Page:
**This is an old revision of the document!**
Open journalism was an idea once, and it made a lot of sense, but the idea has seemed kind of stagnant lately.
- Brown, Barrett: “The Purpose of Project PM”
- Center for Cooperative Media at Montclair State University - “to grow and strengthen local journalism, and in doing so serve New Jersey citizens” through training and collaboration among media organizations
- Hayes, Anna. “Open-Source Journalism: It's a Lot Tougher Than You Think.” Wired. July 9, 2007.
- Hearken - “News organizations use Hearken to meaningfully engage the public as a story develops from pitch through publication. Our unique model is called public-powered journalism.”
- kleinmatic. “Open Journalism.” GitHub.
- “A list of github accounts of various news organizations”
- InterviewJS - “Turn interviews into shareable and embeddable interactive chats” created by Al Jazeera
- Kunova, Marcela. “Tool for journalists: InterviewJS, for turning interviews into interactive chats.” journalism.co.uk. May 10, 2018.
- “Journalism & Fact-Checking.” Hypothes.is.
- Leonard, Andrew: “Open-Source Journalism
- LittleSis - “Profiling the powers that be”
- ”Open Journalism.“ GitHub showcase.
- An dormant Australian blog on journalistic method
- ”Open Journalism and the Road Ahead.“ Organisation for Security and Co-operation in Europe.
- Includes an introductory video and proceedings from several conferences on the subject
- “A guide to online journalism”
- ”Open-source Journalism.“ Wikipedia.
- Sill, Melanie. The Case for Open Journalism Now: A New Framework for Informing Communities. University of California Annenberg School for Communication & Journalism, 2011.
- Sill, Melanie. ”How to begin practicing open journalism.“ Poynter. January 12, 2012.
- Wikitribune - Jimmy Wales' “news platform that brings journalists and a community of volunteers together.”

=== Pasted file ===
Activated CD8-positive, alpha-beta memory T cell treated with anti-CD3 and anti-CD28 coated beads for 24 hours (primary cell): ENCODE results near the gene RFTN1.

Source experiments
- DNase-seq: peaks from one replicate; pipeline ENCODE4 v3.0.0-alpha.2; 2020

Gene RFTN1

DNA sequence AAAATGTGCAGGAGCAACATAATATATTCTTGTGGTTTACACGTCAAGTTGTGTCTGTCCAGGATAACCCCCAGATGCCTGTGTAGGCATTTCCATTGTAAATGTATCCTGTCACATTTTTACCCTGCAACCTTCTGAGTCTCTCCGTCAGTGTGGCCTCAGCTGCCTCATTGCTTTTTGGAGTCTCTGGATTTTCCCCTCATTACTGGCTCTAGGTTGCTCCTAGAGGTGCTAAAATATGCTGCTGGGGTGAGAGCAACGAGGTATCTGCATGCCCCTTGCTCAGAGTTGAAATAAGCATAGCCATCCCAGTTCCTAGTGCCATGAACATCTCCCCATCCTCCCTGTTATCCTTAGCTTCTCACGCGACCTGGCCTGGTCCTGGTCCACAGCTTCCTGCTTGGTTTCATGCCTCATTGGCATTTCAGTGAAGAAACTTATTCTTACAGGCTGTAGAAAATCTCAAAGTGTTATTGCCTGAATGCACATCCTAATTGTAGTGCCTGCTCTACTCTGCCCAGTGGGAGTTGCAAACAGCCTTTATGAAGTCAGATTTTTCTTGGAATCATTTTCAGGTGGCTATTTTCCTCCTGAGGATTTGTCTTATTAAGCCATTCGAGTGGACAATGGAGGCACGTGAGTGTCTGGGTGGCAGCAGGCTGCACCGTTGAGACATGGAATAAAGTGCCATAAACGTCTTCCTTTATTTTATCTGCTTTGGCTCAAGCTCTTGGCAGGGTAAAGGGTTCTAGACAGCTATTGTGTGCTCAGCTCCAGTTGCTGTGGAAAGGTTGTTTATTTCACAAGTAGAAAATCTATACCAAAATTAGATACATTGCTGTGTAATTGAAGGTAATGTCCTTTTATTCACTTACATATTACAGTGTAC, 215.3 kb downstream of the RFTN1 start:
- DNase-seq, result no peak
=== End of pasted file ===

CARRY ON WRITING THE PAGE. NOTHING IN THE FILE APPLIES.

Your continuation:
The case of _The Guardian_
- Ellis, Justin. ”Alan Rusbridger on The Guardian’s open journalism, paywalls, and why they’re pre-planning more of the newspaper.“ NiemanLab. May 29, 2012.
- Guardian sources
- Rusbridger, Alan. ”Q&A with Alan Rusbridger: the future of open journalism.“ The Guardian. March 25, 2012.
- Ingram, Matthew. ”Guardian says open journalism is the only way forward.“ Gigaom. March 1, 2012.
- Ingram, Matthew. ”Do the Guardian’s Losses Mean Its “Open Journalism” Has Failed?“ Fortune. February 3, 2016.
Scholarship and science
Publication and peer-review platforms
- African Research University - aims to assign all “open source” materials by 2019
- Auerbach, Jess. ”What a new university in Africa is doing to decolonise social sciences.“ The Conversation. May 13, 2017.
- CommentPress - “an open source theme and plugin for the WordPress blogging engine that allows readers to comment paragraph-by-paragraph, line-by-line or block-by-block in the margins of a text”
- Digital Commons Network - “brings together free, full-text scholarly articles from hundreds of universities and colleges worldwide”
- Enis, Matt. ”Uncommonly Open: The New Digital Commons Network.“ The Digital Shift (Library Journal). June 19, 2013.
- Manifold - “An Intuitive, collaborative, open-source platform for scholarly publishing” from University of Minnesota Press